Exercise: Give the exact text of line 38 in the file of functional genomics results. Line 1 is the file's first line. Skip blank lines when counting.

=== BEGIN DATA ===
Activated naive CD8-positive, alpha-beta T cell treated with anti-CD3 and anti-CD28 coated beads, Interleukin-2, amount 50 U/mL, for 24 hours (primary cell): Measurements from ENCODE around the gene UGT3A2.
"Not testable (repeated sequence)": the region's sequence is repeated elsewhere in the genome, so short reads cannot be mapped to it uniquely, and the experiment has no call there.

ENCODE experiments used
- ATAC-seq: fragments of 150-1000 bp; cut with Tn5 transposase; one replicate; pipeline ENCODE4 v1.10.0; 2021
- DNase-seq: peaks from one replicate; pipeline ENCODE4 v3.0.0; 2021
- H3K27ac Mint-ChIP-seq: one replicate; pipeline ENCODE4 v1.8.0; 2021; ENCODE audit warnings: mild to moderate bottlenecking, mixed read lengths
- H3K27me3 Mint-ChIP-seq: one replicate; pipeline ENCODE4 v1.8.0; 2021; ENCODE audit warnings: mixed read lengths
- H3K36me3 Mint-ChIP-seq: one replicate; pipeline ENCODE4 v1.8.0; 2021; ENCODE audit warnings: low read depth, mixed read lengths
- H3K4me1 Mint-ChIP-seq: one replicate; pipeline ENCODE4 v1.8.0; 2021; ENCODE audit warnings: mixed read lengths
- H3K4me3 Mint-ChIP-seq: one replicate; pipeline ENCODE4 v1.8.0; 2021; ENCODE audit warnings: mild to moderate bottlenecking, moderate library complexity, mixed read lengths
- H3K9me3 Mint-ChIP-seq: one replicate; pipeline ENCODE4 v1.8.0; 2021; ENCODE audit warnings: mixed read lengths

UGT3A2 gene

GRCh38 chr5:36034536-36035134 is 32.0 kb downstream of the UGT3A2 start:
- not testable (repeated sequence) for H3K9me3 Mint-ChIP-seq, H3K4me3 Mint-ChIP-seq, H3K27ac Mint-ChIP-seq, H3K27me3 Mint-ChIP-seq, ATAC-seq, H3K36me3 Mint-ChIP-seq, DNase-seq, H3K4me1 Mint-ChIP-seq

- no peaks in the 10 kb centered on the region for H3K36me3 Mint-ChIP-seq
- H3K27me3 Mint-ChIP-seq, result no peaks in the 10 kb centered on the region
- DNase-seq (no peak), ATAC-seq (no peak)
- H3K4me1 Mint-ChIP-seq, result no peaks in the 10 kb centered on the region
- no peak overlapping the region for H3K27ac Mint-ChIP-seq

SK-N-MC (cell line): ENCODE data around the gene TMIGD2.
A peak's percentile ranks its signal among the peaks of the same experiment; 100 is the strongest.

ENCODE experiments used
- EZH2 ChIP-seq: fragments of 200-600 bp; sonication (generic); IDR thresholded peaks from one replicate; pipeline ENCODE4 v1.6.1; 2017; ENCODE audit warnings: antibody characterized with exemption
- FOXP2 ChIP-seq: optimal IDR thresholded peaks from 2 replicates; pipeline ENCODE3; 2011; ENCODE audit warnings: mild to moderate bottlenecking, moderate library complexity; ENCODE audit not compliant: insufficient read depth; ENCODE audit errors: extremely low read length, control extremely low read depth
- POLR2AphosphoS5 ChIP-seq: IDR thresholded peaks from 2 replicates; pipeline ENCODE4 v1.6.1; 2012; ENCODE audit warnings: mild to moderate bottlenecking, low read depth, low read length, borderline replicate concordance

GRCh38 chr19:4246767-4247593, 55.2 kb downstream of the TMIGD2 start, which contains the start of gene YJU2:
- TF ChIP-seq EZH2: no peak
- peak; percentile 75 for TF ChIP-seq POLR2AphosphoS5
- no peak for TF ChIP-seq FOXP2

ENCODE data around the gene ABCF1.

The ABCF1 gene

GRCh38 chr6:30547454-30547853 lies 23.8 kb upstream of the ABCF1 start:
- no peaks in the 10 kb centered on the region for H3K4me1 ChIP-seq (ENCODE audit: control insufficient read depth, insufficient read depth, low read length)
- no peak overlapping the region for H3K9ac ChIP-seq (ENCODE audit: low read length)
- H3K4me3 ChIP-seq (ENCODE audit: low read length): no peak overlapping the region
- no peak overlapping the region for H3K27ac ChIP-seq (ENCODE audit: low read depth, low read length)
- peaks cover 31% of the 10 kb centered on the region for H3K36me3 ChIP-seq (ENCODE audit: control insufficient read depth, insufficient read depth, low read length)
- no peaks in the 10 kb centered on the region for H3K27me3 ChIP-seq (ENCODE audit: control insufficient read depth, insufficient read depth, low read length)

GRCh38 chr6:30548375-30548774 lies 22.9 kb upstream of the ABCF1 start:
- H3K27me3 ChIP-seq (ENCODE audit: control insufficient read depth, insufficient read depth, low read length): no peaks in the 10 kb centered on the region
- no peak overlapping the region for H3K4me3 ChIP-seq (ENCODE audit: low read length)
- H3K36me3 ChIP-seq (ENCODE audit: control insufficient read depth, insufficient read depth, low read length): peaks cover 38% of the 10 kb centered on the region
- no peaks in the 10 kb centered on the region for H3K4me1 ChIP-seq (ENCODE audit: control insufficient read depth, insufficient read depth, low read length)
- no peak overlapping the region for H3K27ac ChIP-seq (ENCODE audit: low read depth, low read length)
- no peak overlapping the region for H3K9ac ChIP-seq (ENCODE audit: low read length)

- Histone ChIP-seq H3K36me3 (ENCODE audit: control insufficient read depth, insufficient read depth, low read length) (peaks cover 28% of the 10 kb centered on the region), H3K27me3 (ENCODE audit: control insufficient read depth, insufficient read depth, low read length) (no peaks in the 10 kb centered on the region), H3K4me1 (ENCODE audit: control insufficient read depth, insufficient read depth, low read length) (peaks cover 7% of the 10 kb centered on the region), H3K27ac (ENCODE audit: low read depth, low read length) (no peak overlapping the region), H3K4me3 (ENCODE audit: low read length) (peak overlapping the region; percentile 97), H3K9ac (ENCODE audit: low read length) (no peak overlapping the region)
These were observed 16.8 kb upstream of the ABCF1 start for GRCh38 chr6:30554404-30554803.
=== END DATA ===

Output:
- no peaks in the 10 kb centered on the region for H3K27me3 ChIP-seq (ENCODE audit: control insufficient read depth, insufficient read depth, low read length)